Because aren’t there possibly more male big TV names than female big TV names in the first place simply because showbusiness, like every other industry, is traditionally weighted in favour of unthinkingly promoting male talent over female talent every chance it gets?

My point is, if nobody is asking “are they funny” of the male contestants before inviting them onto a panel show then should it be seen as a deal breaker for a comedienne? Why is the question even being asked? If they are professional comediennes, making money and a career out of performing their own comedy routines, surely that is the only prerequisite answered?

Humour is subjective. There is no way to benchmark it. At the end of the day these shows are simply star vehicles; there are a means of exposure for up-and-coming and established artists. And if women are being under-represented then that is wrong and it needs addressing.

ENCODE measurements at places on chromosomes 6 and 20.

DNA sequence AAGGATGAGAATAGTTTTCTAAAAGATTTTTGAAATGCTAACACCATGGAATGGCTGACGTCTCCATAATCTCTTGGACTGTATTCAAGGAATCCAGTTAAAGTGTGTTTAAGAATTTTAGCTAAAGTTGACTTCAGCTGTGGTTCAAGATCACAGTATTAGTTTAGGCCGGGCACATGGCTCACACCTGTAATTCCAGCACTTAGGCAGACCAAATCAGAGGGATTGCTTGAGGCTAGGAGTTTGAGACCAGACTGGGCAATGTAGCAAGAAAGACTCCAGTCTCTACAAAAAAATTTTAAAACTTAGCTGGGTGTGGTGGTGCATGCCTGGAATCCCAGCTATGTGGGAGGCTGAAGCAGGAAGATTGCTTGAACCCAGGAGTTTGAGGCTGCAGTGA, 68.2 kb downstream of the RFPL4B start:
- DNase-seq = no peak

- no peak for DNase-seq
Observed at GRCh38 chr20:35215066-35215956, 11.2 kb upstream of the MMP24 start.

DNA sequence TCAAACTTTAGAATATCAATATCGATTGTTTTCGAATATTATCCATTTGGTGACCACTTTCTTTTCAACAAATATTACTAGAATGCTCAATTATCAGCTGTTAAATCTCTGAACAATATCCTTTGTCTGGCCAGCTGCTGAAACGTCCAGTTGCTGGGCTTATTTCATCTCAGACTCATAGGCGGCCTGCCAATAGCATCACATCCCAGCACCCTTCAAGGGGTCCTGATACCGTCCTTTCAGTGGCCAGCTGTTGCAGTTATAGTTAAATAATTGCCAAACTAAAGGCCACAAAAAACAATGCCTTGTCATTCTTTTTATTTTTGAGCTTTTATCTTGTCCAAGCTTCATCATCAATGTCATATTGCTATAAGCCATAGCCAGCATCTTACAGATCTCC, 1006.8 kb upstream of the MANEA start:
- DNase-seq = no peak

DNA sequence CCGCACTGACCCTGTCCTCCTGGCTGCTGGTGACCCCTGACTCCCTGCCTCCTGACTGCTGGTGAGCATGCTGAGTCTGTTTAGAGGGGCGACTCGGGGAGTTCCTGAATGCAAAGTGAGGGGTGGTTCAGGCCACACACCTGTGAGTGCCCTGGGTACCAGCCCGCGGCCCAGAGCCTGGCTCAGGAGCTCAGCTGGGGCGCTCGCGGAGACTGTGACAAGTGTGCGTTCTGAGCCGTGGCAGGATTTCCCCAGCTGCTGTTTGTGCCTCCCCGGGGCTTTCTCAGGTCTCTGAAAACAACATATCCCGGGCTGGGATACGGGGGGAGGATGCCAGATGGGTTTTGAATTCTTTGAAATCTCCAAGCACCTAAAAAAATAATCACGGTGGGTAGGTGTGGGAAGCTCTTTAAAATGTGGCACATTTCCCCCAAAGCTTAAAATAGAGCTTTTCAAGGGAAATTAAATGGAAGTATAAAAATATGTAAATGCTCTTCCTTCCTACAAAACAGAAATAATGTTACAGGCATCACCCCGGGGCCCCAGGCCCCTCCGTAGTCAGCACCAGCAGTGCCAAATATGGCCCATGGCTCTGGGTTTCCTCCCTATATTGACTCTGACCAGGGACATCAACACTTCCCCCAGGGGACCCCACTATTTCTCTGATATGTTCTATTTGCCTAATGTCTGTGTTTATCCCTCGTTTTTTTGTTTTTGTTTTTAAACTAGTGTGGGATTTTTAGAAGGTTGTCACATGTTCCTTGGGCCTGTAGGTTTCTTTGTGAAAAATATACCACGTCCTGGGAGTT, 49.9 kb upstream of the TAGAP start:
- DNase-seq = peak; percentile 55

Are they funny?

We viewers at home should have the right and the opportunity to judge for ourselves. All-male panel shows deny everybody that opportunity.

Case rests.


Thursday, October 31, 2013

Give Daddy Some Sugar

Please Sir, Kindly Take Receipt Of This $9 Million Dollars
To be honest I probably haven't pimped myself as much as I should have but some of you will no doubt have seen that I have a new publication out on Kindle.

Please Sir, Kindly Take Receipt Of This $9 Million Dollars is the first in a (so far) 3 part series of my, ahem, selected writings that I am self publishing (and, quite possibly, self reading). For the startling cheap price of £1 you can lodge in your electronic bosom such literary gems as The Homeopaths Guide To Drinking, iClaudius, Better Than Marje Proops and, of course, the now legendary Sex With Nigella. Plus a whole glittering literati of other topics. This is quite simply the equivalent of a literary vajazzle.

You know you want one.